Belgian Parliament Amends Bill Establishing Brussels International Business Court
On 10 December 2018, the Commission for Justice of the Belgian Parliament published a second draft bill (the Bill) for the creation of the Brussels International Business Court (the BIBC). The Belgian government had already approved a first draft in October 2017 and submitted it to Parliament in May 2018. The Bill now aims to reflect the opinions expressed by the Belgian Council of State and of the High Council of Justice (Hoge Raad voor de Justitie/Conseil supérieur de la Justice), as well as the amendments suggested by various members of the Parliament. This being said, the key features of the BIBC remain largely unchanged.
The BIBC will have jurisdiction to hear international disputes arising between enterprises and for which other courts do not have exclusive jurisdiction. The jurisdiction of the BIBC will be based on the mutual consent of all parties. This consent will materialise either in a contract or in a jurisdiction clause in a contract whereby the parties agree to submit all or some disputes in connection with a particular legal relationship – contractual or not – to the BIBC. Consent may also be found in a judgment issued by another Belgian, foreign or international court – including an arbitral tribunal – referring the dispute to the BIBC. According to the Bill, a dispute will be considered as “international” if (i) the parties to the dispute are established or have their usual residence in different States; or if (ii) a substantial part of the obligations arising out of the commercial relationship between the parties in dispute, or the place with which the dispute has the closest relationship, are not in the same State as the establishments or the usual residences of the parties; or (iii) elements of foreign law are necessary to determine the dispute.
However, while the original Bill included a provision according to which the parties would have been able to agree that their dispute possessed links with more than one State (which would have been sufficient to trigger the jurisdiction of the BIBC), that provision has now been deleted. This deletion follows the Council of State’s remarks that such a dispute would not be objectively international. In addition, the Bill formerly obliged the parties to demonstrate that a language other than French, Dutch or German was commonly used in the context of the relationship which gave rise to the dispute. This condition has now also been removed.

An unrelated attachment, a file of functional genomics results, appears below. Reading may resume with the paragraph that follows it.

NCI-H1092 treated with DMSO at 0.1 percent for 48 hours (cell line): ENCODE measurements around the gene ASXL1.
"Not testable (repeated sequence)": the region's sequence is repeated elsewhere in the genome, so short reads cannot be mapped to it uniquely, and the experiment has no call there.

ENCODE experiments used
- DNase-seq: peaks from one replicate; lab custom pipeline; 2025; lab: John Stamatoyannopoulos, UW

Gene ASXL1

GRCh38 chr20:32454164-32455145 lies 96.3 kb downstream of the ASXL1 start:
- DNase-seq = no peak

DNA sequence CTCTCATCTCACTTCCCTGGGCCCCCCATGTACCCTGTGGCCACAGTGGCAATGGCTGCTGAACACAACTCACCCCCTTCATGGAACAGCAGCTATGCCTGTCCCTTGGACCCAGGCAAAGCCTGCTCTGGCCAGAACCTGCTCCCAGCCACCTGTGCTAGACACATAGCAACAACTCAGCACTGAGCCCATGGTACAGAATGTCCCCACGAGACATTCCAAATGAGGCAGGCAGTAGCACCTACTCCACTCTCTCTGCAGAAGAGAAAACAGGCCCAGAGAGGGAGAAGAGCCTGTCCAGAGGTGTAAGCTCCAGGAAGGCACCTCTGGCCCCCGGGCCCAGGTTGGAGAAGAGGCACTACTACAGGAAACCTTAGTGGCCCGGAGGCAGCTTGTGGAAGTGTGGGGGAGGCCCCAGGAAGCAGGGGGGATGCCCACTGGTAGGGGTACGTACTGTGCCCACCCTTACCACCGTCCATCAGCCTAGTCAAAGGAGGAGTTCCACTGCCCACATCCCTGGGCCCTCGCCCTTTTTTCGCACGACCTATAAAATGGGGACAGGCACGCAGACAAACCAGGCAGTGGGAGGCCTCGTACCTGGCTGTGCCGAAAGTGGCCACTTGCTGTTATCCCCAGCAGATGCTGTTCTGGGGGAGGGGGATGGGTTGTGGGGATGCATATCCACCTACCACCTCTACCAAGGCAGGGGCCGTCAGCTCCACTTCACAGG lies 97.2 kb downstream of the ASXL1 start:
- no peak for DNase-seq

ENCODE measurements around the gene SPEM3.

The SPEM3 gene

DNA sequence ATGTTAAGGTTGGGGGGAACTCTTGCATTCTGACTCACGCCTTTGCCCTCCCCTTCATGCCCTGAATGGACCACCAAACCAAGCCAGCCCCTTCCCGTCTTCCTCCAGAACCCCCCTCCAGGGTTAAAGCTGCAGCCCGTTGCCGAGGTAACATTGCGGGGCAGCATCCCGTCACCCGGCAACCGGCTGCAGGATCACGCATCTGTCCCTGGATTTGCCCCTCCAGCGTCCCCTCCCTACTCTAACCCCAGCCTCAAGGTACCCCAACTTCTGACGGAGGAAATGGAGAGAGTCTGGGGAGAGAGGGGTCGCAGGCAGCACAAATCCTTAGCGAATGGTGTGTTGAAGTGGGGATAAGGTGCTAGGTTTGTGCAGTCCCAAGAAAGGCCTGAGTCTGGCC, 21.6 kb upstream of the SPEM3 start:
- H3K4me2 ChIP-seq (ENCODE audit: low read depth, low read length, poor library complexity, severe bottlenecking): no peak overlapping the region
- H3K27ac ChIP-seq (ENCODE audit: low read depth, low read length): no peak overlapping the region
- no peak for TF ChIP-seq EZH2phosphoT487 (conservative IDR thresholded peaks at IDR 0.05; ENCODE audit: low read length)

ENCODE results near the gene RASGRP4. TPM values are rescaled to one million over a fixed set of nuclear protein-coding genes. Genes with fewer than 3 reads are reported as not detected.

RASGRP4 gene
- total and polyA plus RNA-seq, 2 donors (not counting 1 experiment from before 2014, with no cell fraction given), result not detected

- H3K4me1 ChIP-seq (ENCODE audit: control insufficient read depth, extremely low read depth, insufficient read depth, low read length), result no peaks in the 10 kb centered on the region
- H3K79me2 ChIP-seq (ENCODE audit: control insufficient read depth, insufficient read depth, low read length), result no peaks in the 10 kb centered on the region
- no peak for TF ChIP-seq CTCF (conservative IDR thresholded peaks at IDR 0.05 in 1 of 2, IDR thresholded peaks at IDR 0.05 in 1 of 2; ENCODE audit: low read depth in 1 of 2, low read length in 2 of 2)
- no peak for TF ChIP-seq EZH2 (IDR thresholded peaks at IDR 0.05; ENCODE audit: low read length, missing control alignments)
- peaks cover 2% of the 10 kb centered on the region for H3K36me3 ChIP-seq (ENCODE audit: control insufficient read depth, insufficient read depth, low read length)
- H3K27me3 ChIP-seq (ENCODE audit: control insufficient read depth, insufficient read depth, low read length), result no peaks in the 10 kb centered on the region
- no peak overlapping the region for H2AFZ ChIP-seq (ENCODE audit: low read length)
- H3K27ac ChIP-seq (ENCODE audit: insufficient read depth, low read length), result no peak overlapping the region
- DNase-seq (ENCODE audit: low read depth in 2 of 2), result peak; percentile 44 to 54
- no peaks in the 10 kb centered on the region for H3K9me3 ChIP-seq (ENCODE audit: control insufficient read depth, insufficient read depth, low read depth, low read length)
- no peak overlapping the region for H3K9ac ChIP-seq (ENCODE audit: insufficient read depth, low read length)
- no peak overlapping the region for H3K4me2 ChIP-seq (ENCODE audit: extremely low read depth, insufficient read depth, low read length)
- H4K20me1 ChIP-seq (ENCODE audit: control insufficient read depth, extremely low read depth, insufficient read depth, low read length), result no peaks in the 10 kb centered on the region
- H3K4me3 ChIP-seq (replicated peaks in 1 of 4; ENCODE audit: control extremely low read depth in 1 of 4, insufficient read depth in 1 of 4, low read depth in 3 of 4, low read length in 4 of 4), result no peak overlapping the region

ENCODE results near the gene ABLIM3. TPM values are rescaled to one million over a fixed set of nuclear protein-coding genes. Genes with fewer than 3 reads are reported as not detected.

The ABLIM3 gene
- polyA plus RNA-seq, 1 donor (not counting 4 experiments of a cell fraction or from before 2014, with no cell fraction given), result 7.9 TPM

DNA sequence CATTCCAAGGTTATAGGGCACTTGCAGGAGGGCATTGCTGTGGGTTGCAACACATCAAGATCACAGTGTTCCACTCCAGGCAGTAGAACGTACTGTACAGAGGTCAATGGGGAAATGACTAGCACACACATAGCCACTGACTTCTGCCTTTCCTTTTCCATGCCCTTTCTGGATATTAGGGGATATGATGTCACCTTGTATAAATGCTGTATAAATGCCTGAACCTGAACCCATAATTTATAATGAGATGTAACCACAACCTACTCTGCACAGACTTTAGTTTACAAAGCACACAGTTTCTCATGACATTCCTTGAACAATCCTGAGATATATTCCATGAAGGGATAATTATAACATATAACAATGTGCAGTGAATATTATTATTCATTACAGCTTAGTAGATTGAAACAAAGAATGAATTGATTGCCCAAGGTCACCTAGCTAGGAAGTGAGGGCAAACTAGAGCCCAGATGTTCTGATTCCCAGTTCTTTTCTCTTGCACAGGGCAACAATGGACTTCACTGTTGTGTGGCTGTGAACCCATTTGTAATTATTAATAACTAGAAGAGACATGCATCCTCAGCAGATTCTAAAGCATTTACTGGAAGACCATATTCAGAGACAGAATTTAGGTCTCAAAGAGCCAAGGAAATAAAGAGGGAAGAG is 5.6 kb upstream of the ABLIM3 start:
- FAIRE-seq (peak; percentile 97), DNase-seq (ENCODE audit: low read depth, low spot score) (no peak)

The BIBC’s rules of procedure will be based, mutatis mutandis, on the UNCITRAL Model Law. By way of illustration, the BIBC may order interim measures and issue preliminary injunctions under conditions inspired by those provided for in the UNCITRAL Model Law. However, unlike the latter, the Bill does not impose that the parties’ agreement submitting their disputes to the jurisdiction of the BIBC be in writing. Interestingly, the Bill also borrows foundational notions of international arbitration law. It distinguishes the seat of the BIBC (i.e., Brussels) from the actual location of the proceedings, including the deliberation, the hearing of witnesses, experts and/or parties, as well as the inspection of evidence or merchandise (i.e., any place that is deemed appropriate by the members of the BIBC). The Bill also allows the BIBC to rule on its jurisdiction (i.e., kompetenz/kompetenz principle) and also introduces the principle of separability (i.e., the principle according to which a jurisdictional clause in a contract is independent from the main contract and can thus be enforced notwithstanding the unenforceability or invalidity of the underlying contract).
The working language of the BIBC will be English. However, appeals on points of law to the Belgian Supreme Court (see below) and requests for preliminary rulings to the Constitutional Court will be made in either Dutch or French. In addition, third-party interventions may be made in either Dutch, French or German. In such a case, the submissions and pleadings will be translated into English.
Decisions issued by the BIBC will not be subject to appeal – with the exception of appeals on points of law before the Belgian Supreme Court.
Finally, the BIBC will be staffed by both professional judges and legal experts from domestic and foreign jurisdictions.
The BIBC is still set to open its doors on 1 January 2020.
Copyright © 2016 International Litigation Blog.
All Rights Reserved.
Reproduction totale ou partielle interdite.